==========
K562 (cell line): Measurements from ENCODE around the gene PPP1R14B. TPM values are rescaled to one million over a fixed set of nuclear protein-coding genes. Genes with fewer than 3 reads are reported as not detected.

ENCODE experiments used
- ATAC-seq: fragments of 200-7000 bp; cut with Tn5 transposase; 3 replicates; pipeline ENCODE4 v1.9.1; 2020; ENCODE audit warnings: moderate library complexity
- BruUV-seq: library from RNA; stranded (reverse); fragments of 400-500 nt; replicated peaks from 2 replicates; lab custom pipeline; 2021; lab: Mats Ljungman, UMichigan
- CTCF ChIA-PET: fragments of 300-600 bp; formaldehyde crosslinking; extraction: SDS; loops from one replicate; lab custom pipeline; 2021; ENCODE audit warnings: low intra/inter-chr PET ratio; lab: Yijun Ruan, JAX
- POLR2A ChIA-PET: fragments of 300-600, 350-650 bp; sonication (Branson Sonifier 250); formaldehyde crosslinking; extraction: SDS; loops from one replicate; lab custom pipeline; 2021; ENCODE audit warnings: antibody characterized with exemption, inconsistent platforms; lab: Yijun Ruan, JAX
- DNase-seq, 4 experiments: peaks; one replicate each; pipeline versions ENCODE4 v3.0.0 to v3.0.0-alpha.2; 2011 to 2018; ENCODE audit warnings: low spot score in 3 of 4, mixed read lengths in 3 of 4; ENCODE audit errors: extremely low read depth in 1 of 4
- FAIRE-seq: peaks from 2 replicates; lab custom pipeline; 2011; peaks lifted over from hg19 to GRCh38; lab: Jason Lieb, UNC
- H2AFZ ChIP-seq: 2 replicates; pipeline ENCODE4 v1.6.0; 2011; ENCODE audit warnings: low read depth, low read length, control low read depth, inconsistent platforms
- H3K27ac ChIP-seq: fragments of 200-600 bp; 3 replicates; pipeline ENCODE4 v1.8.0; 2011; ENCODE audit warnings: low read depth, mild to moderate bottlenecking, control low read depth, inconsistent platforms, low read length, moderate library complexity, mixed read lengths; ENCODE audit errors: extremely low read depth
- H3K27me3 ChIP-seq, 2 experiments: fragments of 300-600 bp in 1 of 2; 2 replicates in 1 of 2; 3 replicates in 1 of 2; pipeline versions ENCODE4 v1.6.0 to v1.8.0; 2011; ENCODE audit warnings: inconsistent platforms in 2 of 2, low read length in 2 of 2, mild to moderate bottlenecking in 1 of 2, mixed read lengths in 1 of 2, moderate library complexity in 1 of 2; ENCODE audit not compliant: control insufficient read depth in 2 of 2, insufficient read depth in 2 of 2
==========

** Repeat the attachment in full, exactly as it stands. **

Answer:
K562 (cell line): Measurements from ENCODE around the gene PPP1R14B. TPM values are rescaled to one million over a fixed set of nuclear protein-coding genes. Genes with fewer than 3 reads are reported as not detected.

ENCODE experiments used
- ATAC-seq: fragments of 200-7000 bp; cut with Tn5 transposase; 3 replicates; pipeline ENCODE4 v1.9.1; 2020; ENCODE audit warnings: moderate library complexity
- BruUV-seq: library from RNA; stranded (reverse); fragments of 400-500 nt; replicated peaks from 2 replicates; lab custom pipeline; 2021; lab: Mats Ljungman, UMichigan
- CTCF ChIA-PET: fragments of 300-600 bp; formaldehyde crosslinking; extraction: SDS; loops from one replicate; lab custom pipeline; 2021; ENCODE audit warnings: low intra/inter-chr PET ratio; lab: Yijun Ruan, JAX
- POLR2A ChIA-PET: fragments of 300-600, 350-650 bp; sonication (Branson Sonifier 250); formaldehyde crosslinking; extraction: SDS; loops from one replicate; lab custom pipeline; 2021; ENCODE audit warnings: antibody characterized with exemption, inconsistent platforms; lab: Yijun Ruan, JAX
- DNase-seq, 4 experiments: peaks; one replicate each; pipeline versions ENCODE4 v3.0.0 to v3.0.0-alpha.2; 2011 to 2018; ENCODE audit warnings: low spot score in 3 of 4, mixed read lengths in 3 of 4; ENCODE audit errors: extremely low read depth in 1 of 4
- FAIRE-seq: peaks from 2 replicates; lab custom pipeline; 2011; peaks lifted over from hg19 to GRCh38; lab: Jason Lieb, UNC
- H2AFZ ChIP-seq: 2 replicates; pipeline ENCODE4 v1.6.0; 2011; ENCODE audit warnings: low read depth, low read length, control low read depth, inconsistent platforms
- H3K27ac ChIP-seq: fragments of 200-600 bp; 3 replicates; pipeline ENCODE4 v1.8.0; 2011; ENCODE audit warnings: low read depth, mild to moderate bottlenecking, control low read depth, inconsistent platforms, low read length, moderate library complexity, mixed read lengths; ENCODE audit errors: extremely low read depth
- H3K27me3 ChIP-seq, 2 experiments: fragments of 300-600 bp in 1 of 2; 2 replicates in 1 of 2; 3 replicates in 1 of 2; pipeline versions ENCODE4 v1.6.0 to v1.8.0; 2011; ENCODE audit warnings: inconsistent platforms in 2 of 2, low read length in 2 of 2, mild to moderate bottlenecking in 1 of 2, mixed read lengths in 1 of 2, moderate library complexity in 1 of 2; ENCODE audit not compliant: control insufficient read depth in 2 of 2, insufficient read depth in 2 of 2